It took another year for me to get over that and realize that God’s developmental process is real, kicking in to support your efforts as long as you make them. You do have to sow into your children, tremendously. Much effort is expended in teaching your children how to walk, talk, and relate. And if your child is hyper around the house and still in diapers, don’t be surprised when his gross motor evaluation comes back low because he won’t sit still and isn’t toilet trained. You have to teach, train, read, and put things on the table for little children to do. They don’t know what they’re supposed to be doing at age 3! It takes some effort to find out and make those opportunities available so they can practice. But you are supposed to be working WITH natural development, not forcing it. So when you put those opportunities on the table, you are not usually starting from point zero. You teach a child to walk when they are standing and showing signs of readiness. If the child doesn’t have the resources they need on the inside, in order to walk, then you have to go back a step and work with what they do have. If they are fifteen months old, they are behind. But you can only be the coach on the outside, not God on the inside.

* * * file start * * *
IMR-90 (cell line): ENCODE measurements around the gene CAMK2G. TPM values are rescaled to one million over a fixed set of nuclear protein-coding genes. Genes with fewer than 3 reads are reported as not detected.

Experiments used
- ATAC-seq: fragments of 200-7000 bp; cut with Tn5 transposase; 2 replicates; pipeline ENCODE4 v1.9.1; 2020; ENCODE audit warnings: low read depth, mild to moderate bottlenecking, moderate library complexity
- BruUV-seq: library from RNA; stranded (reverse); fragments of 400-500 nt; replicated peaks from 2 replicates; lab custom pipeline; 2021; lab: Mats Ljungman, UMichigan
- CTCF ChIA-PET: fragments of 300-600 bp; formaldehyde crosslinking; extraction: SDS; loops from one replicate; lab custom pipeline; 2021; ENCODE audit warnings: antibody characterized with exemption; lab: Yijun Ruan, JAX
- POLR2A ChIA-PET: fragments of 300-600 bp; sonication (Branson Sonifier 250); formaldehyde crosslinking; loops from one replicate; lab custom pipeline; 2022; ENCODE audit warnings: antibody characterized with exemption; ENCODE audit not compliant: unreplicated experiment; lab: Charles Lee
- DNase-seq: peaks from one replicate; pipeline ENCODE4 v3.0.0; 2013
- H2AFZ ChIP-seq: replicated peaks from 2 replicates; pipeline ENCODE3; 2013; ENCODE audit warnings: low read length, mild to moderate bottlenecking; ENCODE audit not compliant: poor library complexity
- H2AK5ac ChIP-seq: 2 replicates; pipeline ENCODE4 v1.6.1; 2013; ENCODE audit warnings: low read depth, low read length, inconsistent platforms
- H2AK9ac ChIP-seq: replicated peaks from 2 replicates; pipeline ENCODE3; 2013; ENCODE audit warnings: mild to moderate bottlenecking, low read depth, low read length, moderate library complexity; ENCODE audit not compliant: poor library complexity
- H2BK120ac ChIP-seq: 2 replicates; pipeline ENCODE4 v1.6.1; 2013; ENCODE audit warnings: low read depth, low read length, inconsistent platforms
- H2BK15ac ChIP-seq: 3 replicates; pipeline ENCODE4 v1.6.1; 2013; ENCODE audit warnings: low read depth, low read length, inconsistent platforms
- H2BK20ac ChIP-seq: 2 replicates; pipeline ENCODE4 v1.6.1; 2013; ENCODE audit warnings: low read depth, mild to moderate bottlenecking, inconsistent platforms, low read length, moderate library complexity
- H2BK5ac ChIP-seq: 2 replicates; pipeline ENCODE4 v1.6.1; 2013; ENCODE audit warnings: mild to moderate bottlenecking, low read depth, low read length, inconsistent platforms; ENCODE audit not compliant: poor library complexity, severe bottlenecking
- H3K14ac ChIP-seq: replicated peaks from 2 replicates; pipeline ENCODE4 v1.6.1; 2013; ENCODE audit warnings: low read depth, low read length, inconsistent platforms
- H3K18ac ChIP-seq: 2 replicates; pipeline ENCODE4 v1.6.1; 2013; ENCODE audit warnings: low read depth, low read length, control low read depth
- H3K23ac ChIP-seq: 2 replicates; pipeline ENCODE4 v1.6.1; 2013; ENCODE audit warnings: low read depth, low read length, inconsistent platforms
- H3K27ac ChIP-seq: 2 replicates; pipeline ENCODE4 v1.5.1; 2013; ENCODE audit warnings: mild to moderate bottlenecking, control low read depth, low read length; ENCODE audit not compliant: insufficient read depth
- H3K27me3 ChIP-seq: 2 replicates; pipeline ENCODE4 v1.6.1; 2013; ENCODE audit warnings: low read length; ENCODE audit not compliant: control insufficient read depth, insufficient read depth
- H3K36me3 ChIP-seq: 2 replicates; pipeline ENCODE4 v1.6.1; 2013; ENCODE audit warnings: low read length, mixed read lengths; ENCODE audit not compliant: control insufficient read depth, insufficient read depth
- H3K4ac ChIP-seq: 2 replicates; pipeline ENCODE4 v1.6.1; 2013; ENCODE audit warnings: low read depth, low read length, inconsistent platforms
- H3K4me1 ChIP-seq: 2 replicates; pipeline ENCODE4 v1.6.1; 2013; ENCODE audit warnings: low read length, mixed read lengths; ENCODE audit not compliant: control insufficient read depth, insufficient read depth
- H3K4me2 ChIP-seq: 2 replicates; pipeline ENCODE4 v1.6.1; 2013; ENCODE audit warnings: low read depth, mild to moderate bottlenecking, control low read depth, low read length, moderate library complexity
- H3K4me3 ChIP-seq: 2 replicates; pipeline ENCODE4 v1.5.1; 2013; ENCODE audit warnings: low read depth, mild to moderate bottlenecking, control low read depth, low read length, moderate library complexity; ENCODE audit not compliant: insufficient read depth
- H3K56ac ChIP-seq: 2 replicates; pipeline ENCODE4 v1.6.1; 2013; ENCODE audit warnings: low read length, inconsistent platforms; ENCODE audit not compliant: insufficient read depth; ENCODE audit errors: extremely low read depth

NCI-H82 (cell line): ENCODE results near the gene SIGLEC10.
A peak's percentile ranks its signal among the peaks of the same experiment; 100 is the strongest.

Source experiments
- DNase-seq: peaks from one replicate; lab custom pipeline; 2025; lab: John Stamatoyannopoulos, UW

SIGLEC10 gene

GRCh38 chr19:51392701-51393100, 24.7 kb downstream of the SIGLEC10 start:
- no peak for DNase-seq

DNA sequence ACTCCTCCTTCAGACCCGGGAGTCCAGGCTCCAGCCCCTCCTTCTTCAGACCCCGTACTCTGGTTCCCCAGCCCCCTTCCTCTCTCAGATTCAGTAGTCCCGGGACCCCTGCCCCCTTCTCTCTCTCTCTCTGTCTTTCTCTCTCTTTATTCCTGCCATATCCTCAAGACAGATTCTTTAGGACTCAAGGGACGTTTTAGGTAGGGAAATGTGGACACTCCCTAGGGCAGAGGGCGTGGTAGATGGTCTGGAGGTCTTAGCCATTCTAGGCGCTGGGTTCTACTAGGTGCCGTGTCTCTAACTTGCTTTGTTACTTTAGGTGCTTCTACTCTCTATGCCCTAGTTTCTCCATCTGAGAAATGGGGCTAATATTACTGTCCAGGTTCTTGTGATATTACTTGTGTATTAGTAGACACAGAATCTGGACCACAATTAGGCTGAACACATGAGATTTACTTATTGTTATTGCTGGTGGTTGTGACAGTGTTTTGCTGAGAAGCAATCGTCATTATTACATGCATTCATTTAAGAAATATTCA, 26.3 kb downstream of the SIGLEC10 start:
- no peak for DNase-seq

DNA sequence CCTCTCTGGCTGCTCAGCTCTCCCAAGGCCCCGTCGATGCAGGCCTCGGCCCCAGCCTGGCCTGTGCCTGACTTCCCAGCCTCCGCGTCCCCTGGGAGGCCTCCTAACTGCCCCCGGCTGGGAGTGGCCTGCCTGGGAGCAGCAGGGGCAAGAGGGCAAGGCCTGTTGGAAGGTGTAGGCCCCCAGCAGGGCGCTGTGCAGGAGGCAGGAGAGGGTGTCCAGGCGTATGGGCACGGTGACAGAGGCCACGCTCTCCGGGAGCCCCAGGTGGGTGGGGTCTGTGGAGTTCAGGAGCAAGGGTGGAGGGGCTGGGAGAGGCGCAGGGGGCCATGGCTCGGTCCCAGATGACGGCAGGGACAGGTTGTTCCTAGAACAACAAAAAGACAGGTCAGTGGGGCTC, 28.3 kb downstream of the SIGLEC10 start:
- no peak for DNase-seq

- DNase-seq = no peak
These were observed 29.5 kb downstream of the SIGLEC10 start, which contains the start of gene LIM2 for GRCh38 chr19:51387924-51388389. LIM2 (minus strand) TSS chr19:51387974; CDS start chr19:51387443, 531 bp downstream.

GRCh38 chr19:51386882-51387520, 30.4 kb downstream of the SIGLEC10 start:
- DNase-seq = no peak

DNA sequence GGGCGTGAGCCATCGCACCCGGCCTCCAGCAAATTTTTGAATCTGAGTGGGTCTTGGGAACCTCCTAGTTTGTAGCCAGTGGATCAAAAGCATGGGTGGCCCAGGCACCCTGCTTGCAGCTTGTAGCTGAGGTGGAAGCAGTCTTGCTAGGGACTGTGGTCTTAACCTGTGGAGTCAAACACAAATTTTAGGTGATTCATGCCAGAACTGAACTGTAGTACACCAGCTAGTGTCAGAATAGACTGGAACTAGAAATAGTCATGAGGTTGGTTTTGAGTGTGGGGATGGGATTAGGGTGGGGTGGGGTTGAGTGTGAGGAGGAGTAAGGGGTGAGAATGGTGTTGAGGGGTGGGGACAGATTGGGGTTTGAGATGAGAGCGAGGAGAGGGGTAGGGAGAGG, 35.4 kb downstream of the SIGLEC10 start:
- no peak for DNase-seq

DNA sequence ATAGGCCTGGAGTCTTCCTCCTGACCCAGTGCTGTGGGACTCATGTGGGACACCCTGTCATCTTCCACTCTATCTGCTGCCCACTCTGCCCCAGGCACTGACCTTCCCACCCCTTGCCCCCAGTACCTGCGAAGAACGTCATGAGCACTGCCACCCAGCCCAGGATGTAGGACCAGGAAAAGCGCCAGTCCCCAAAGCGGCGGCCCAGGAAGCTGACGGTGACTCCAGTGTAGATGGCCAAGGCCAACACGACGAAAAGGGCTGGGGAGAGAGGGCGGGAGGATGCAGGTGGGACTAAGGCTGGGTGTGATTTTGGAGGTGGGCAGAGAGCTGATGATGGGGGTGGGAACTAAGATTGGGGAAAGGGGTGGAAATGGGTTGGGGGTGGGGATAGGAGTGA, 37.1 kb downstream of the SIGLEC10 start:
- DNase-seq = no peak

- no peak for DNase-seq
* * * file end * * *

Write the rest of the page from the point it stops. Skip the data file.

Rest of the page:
So there is definitely a balance to the process of obtaining knowledge. You can’t hang back and just “wait” for development to kick in, nor can you teach your child every possible thing they need to know. If you are worried about your child’s abilities, the first thing to do is to sow a lot into them. Teach them as much as you can, read to them, give them instruction in crafts (which teaches a lot, like how to roll, cut, follow directions). But don’t feel like you have to do everything in order for them to succeed on those developmental questionnaires. If you are sowing into your child and they still can’t follow novel directions, or answer old questions about new stories they hear, that is a problem in their abilities not a problem in your parenting. Simple exposure is usually all it takes for small children to manipulate what they’re seeing or hearing. Obviously much more care has to be taken when dealing with complex skills like washing hands or toilet training. But, for example, if your child knows his shapes but can’t draw them when asked—even though you haven’t worked on that yet—that is a valid concern. So is not holding a crayon correctly by 3 years old, even though you never worked on proper procedure; or not being able to put animals inside Noah’s ark when asked, even if he doesn’t know the story yet; or not “driving” to the post office when given a toy car, even if he’s never gone before. The paradox of environmental stimulus means that the enriching environment of a child is very real, but so is the mystery of natural development. Keep those in mind if you’re feeling guilty at those exams!